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Goddess Worship

October 26, 2023
October 26, 2023 Jennifer Doran

Goddess Worship

Mythological gods and goddesses have long been revered as embodiments of the eternal celestial within humanity. These divine figures serve as bridges between cultures and the complexities of life, helping people make sense of their surroundings and transcend the often challenging physical realities they face. Across time and civilizations, the concept of a mother goddess has been cherished for its multifaceted symbolism. She represents abundance, fertility, kindness, family, marriage, bountiful harvests, and good fortune. Beyond these attributes, she embodies traits such as femininity and womanhood, serving as a beacon of hearth, home, family, fertility, compassion, strength, and loving-kindness. Yet, there are also goddesses like the Norse giantess Hel and the Egyptian goddess Isis, who delve into the darker aspects of existence—the underworld, death, magical healing, and the guidance of human destinies.

Tracing the History of Goddess Worship:

The practice of goddess or woman worship finds its roots in the Paleolithic era, spanning from approximately 2.5 million years ago to 10,000 BCE, marking humanity’s most enduring recorded period on Earth. Archaeological expeditions have uncovered relics dating back to this era, with the most prevalent being the Venus figurines, believed to have been crafted between 24,000 to 22,000 BCE. Following the Paleolithic period, the Neolithic era emerged, accompanied by the discovery of more intricately carved goddess figurines dating back approximately 10,000 years. This phase coincided with the advent of agriculture as a fundamental practice, and these figurines likely represented symbols of fertility and offerings aimed at ensuring bountiful harvests.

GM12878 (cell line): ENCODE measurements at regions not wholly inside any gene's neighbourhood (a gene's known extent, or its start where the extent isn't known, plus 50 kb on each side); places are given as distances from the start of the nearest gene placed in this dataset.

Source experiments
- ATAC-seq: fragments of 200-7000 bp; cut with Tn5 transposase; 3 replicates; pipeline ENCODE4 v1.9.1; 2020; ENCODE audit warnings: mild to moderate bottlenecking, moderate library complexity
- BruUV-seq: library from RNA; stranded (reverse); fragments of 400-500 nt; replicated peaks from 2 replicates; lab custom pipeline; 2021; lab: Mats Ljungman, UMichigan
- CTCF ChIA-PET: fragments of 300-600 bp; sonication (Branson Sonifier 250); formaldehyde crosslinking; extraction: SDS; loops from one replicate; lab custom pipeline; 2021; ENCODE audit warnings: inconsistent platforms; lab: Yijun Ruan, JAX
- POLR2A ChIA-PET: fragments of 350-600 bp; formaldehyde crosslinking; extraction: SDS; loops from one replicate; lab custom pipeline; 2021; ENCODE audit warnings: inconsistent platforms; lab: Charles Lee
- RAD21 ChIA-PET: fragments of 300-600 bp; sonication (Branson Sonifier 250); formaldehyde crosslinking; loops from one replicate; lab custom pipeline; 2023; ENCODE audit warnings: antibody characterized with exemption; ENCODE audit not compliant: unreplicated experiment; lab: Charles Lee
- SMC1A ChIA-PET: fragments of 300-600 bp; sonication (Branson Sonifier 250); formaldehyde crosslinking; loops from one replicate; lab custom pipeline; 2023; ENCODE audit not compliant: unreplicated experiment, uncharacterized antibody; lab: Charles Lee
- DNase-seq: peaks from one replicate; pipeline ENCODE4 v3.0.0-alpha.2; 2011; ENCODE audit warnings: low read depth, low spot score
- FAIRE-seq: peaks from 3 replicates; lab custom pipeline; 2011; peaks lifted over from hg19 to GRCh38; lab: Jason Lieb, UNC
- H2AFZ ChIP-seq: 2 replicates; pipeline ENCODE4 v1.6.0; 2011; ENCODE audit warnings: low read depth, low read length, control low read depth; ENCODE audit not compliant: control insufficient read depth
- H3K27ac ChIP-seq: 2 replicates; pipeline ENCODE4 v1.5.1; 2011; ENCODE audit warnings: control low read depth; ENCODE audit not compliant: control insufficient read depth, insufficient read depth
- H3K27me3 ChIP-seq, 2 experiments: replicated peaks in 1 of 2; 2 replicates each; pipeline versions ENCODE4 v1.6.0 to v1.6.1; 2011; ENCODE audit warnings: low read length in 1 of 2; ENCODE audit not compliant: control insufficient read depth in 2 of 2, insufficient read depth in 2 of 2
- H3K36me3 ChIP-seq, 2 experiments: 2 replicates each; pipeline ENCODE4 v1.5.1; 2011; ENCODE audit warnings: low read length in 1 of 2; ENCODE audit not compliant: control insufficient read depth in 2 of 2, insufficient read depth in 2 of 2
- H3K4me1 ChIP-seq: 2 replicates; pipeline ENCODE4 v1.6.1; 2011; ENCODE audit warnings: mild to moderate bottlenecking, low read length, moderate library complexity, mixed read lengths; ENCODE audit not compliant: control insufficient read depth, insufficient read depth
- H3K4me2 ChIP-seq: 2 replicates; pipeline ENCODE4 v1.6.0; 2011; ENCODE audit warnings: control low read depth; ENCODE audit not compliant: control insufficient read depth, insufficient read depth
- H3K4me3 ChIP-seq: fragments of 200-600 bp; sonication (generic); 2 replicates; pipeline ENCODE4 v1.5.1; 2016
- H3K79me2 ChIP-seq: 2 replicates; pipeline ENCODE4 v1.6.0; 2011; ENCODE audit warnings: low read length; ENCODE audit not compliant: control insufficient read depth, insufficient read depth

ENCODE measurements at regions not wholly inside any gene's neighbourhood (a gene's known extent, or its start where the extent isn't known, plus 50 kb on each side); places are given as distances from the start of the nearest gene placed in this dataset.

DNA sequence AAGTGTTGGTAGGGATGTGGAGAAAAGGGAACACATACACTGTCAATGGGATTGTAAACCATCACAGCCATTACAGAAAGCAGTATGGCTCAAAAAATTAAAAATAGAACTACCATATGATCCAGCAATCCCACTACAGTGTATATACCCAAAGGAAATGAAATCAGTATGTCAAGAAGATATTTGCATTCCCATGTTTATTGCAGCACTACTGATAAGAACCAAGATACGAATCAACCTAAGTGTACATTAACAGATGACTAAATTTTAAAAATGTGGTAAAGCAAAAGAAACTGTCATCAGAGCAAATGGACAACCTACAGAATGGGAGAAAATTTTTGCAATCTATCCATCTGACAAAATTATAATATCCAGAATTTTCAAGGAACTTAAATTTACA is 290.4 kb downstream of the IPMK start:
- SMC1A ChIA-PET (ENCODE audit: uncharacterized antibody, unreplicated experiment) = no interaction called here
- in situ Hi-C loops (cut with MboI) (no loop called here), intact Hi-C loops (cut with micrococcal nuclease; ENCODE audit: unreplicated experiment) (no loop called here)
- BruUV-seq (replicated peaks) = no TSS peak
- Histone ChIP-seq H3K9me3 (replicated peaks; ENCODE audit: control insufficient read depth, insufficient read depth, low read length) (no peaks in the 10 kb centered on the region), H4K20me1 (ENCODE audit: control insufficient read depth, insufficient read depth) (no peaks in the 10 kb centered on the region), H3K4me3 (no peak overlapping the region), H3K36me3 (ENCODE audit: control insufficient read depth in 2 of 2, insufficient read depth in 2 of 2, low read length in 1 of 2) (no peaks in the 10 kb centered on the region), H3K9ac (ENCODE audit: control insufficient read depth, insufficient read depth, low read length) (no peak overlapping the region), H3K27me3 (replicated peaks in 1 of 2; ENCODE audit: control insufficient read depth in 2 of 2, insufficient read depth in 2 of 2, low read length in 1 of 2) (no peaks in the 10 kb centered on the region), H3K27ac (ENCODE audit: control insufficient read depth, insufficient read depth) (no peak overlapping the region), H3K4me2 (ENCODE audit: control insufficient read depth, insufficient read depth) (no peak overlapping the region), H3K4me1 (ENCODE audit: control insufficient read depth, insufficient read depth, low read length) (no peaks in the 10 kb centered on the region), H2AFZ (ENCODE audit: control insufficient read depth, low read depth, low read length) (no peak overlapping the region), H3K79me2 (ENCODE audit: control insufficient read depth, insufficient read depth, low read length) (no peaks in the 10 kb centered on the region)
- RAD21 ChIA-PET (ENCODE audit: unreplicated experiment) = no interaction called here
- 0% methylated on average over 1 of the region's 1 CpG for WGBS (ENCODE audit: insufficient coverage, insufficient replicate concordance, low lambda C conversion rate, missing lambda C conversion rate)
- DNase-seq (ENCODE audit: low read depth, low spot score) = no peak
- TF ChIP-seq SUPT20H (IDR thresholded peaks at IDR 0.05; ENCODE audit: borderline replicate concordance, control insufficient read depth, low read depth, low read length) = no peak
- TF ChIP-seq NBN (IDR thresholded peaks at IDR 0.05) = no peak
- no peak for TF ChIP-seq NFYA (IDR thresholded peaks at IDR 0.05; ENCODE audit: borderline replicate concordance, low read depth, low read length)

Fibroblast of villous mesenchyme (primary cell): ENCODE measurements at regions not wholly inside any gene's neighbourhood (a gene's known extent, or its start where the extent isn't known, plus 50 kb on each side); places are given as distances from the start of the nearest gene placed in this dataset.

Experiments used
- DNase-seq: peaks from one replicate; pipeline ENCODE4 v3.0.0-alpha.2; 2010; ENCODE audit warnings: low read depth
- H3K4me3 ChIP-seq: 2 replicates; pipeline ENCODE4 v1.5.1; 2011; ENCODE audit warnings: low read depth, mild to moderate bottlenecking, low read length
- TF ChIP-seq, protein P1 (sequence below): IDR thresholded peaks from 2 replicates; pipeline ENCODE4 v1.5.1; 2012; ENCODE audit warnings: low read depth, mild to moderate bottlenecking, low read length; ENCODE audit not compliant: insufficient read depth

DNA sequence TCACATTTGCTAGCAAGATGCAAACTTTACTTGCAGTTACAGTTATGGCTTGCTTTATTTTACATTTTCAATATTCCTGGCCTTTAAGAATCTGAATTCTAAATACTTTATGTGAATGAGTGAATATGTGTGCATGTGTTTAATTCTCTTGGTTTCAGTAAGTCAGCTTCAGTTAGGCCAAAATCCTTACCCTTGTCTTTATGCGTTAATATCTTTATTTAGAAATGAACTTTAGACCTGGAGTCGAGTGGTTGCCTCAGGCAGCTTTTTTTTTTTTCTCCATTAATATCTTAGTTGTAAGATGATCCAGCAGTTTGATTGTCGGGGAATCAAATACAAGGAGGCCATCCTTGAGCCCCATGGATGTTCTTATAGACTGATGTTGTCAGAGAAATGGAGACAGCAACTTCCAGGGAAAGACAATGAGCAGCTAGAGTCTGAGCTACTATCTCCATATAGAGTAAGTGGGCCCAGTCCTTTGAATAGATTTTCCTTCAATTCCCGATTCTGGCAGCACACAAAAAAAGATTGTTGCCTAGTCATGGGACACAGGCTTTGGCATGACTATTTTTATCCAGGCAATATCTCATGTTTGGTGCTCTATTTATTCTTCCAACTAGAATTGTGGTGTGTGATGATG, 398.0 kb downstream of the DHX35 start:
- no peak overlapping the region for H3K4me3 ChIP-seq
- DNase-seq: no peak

The ancient Egyptians also held a prominent position in the realm of goddess culture, commencing with the Nagada culture. Numerous murals depict a goddess figure standing between two lionesses, revered as symbols of nurturing motherhood. Elements of the Earth, moon, sky, and primordial waters were associated with the feminine and its nurturing capacities. While Egyptian mythology featured numerous gods and goddesses, the most eminent female figures were Isis and Hathor. These traditions transcended Egyptian borders and influenced other cultures around the world. Furthermore, archaeological excavations globally have consistently revealed an abundance of goddess figurines, surpassing those of male deities. These findings strongly suggest that many early societies operated under predominantly matriarchal influences.